Australia's Damon Kelly battled back from injury to win a bronze medal.

Australia's Damon Kelly battled back from injury to win a bronze medal. Photo: Reuters

Australian colossus Damon Kelly, the man with the most fearsome beard in the Village, has overcome a year of injuries to take home a courageous bronze in a superheavyweight competition that capped off a dramatic week for the sport at the Glasgow Commonwealth Games.

Canadian George Kobaladze took the gold with a guts-or-glory final lift, overtaking competition favourite Itte Detenamo from Nauru on his final attempt and setting a new Commonwealth clean and jerk and combined record in the process.

Kobaladze's lift of 229kg took his overall total to 400kg, four kilograms ahead of the mammoth Detenamo, who busts the scales at a whopping 163kg. Kelly came in third, hoisting 388kg anchored by a 217kg clean and jerk.

The Clyde Auditorium was full as some of the biggest men of the entire Games started throwing about serious quantities of steel. The sport has been a huge hit in Glasgow and the superheavies are the undoubted rock stars, with the steel bars (that cost almost $2000 alone, by the way) groaning under the bulging discs at each end.

Kelly won gold in Delhi and had hoped to repeat but a combination of injury and some strong form from his two main rivals would see him drop down the pecking order. But the Brisbane lifter, who advises the Australian cricket team and the Queensland Reds on occasion, couldn't have been happier.

Lifters need injury-free time in the gym to fire and Kelly has had precious little of that. He tore an elbow tendon last year, then a quad earlier this year that sat him out for two crucial months. And a month before he boarded the plane, he strained a quad.

"I'm pretty happy with that. It's been a big year, a few injuries, I'm not having a good run. I was very happy to get that total and those lifts," Kelly said.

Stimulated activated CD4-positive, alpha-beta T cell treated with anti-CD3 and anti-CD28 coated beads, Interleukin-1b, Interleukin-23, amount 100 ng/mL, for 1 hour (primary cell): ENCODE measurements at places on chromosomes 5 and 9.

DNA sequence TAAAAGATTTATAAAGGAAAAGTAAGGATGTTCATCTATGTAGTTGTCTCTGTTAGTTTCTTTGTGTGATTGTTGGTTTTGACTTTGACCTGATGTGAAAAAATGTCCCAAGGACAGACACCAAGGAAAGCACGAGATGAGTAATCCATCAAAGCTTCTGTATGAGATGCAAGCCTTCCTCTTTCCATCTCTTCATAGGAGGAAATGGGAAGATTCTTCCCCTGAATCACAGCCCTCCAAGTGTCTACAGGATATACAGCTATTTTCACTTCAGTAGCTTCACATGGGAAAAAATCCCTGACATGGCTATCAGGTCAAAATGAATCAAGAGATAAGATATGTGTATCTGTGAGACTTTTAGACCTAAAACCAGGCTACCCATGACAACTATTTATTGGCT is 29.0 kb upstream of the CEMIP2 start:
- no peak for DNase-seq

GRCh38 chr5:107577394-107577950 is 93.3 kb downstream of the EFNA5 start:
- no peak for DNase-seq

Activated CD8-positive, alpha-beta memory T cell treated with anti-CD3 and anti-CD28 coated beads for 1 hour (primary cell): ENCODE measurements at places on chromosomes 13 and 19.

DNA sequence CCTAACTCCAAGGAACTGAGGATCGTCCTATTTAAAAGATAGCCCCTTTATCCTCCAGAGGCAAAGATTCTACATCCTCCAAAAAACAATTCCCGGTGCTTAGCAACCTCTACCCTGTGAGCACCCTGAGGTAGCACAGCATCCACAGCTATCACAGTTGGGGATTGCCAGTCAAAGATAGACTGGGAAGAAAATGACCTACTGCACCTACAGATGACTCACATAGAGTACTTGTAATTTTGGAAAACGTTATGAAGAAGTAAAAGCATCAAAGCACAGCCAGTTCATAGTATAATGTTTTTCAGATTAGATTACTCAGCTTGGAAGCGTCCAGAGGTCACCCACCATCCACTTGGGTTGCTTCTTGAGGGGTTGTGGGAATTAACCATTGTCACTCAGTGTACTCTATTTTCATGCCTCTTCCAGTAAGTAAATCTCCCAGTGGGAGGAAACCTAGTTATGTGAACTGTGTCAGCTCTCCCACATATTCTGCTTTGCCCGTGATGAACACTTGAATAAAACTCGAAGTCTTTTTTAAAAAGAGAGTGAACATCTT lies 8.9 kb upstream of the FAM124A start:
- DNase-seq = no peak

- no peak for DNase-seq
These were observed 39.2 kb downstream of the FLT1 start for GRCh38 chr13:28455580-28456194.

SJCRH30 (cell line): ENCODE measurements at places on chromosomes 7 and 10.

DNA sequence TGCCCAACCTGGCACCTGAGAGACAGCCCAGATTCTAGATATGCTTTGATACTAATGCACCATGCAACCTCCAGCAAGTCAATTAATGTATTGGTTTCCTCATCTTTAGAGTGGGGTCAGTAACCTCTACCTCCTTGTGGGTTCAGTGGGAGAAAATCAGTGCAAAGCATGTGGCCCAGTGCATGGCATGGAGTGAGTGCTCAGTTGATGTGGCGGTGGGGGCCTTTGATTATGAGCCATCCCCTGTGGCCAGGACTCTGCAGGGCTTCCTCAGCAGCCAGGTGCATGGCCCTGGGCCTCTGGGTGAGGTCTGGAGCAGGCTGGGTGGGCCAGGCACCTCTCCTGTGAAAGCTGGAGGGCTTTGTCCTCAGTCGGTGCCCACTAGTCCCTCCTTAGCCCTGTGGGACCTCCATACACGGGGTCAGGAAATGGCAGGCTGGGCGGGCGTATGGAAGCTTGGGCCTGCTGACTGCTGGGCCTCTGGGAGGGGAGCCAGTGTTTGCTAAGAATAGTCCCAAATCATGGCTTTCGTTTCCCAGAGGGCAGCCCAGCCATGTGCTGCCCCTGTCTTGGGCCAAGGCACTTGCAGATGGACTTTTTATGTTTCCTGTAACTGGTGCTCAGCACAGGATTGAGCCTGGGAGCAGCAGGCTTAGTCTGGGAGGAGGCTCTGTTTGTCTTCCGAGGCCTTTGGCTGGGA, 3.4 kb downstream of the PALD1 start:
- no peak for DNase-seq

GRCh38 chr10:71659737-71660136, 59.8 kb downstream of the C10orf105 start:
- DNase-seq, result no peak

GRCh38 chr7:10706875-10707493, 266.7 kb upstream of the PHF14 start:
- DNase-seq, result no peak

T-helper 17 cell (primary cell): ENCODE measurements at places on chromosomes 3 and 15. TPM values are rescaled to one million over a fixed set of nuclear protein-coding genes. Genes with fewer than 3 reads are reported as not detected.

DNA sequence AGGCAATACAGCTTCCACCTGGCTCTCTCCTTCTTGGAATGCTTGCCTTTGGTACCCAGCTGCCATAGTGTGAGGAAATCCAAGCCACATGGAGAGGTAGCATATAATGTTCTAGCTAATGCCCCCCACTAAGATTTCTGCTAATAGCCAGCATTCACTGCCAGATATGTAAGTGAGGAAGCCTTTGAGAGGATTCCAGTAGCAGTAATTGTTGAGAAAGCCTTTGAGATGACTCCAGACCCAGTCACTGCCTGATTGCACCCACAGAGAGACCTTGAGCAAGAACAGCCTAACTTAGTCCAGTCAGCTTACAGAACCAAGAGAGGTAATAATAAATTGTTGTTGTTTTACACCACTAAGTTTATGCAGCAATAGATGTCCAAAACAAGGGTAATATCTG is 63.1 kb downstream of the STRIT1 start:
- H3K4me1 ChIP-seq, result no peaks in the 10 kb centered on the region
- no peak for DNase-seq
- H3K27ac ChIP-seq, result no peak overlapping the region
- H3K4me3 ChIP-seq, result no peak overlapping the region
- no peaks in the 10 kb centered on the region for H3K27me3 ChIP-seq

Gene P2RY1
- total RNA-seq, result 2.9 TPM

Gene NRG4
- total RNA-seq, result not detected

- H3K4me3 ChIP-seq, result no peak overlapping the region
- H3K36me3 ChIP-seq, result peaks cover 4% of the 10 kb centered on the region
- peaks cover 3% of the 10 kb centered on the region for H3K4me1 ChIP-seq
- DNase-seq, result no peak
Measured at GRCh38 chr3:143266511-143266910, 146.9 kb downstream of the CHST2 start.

Kelly lifts weights like Nick Price plays golf. He spends virtually no time at address and simply walks onstage, chalks the hands and goes about his business. His swift technique almost cost him a confidence-building opening snatch of 164kg, which threatened to fall behind him before he steadied.

"It was really good to get that one in. The snatches were a bit rushed and rusty but to get that third one relieves a lot of pressure," Kelly said. "I don't know why (I go so fast), it just developed over time. Coaches try to get me to slow down but I can't do it.

"Sometimes I rush it a bit too much but I don't like to think about it too much. I like to get stuck in."

Kelly said he's been around weightlifting enough to not be distracted by the arrest of weightlifting teammate Francois Etoundi, who headbutted Welsh lifter Gareth Evans and was promptly arrested and hit with an assault charge. He was fined £400 in a Glasgow court and booted out of the Games.

As a superheavyweight your used to waiting anyway. There's always dramas. You learn how to block those out," said Kelly, who also had to deal with the Daniel Koum scandal before - and during - the London Olympics.

Kelly had his son Paddy with him after the event and answered the question everyone wanted to know: Will he keep the beard that has made him a cult figure in the Athlete's Village? Before long they'll start calling him 'Ned'.

"I'll give it a trim. But I'll keep the base," he said, before full consultation with wife Sharon.

If you thought those weights were impressive, the world records in the superheavyweight are mindboggling. Iranian legend Hossein Reza Zedah lifted a ridiculous total of 472kg in Sydney, some 72kg higher than the gold medal lift in Scotland.